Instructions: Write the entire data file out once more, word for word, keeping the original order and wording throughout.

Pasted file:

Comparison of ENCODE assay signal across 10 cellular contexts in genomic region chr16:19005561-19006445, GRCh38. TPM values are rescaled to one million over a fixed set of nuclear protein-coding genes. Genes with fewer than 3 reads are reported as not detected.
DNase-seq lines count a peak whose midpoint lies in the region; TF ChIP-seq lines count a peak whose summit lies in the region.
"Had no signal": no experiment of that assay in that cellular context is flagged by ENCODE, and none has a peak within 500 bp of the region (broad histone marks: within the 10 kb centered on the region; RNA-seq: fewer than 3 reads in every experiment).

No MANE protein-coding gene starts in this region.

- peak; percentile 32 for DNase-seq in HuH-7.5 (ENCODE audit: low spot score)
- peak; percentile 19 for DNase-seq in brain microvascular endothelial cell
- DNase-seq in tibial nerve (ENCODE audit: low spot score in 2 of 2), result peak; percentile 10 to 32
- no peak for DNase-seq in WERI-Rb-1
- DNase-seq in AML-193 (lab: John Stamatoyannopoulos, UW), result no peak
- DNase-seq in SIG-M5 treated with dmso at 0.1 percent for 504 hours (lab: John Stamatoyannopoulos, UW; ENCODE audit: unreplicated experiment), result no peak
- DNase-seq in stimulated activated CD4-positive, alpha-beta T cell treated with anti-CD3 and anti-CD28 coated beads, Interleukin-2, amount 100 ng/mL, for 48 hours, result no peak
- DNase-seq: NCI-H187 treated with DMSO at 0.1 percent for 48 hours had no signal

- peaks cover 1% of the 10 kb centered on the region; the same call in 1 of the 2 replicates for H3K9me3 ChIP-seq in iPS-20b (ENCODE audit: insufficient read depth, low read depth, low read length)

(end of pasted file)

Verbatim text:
Comparison of ENCODE assay signal across 10 cellular contexts in genomic region chr16:19005561-19006445, GRCh38. TPM values are rescaled to one million over a fixed set of nuclear protein-coding genes. Genes with fewer than 3 reads are reported as not detected.
DNase-seq lines count a peak whose midpoint lies in the region; TF ChIP-seq lines count a peak whose summit lies in the region.
"Had no signal": no experiment of that assay in that cellular context is flagged by ENCODE, and none has a peak within 500 bp of the region (broad histone marks: within the 10 kb centered on the region; RNA-seq: fewer than 3 reads in every experiment).

No MANE protein-coding gene starts in this region.

- peak; percentile 32 for DNase-seq in HuH-7.5 (ENCODE audit: low spot score)
- peak; percentile 19 for DNase-seq in brain microvascular endothelial cell
- DNase-seq in tibial nerve (ENCODE audit: low spot score in 2 of 2), result peak; percentile 10 to 32
- no peak for DNase-seq in WERI-Rb-1
- DNase-seq in AML-193 (lab: John Stamatoyannopoulos, UW), result no peak
- DNase-seq in SIG-M5 treated with dmso at 0.1 percent for 504 hours (lab: John Stamatoyannopoulos, UW; ENCODE audit: unreplicated experiment), result no peak
- DNase-seq in stimulated activated CD4-positive, alpha-beta T cell treated with anti-CD3 and anti-CD28 coated beads, Interleukin-2, amount 100 ng/mL, for 48 hours, result no peak
- DNase-seq: NCI-H187 treated with DMSO at 0.1 percent for 48 hours had no signal

- peaks cover 1% of the 10 kb centered on the region; the same call in 1 of the 2 replicates for H3K9me3 ChIP-seq in iPS-20b (ENCODE audit: insufficient read depth, low read depth, low read length)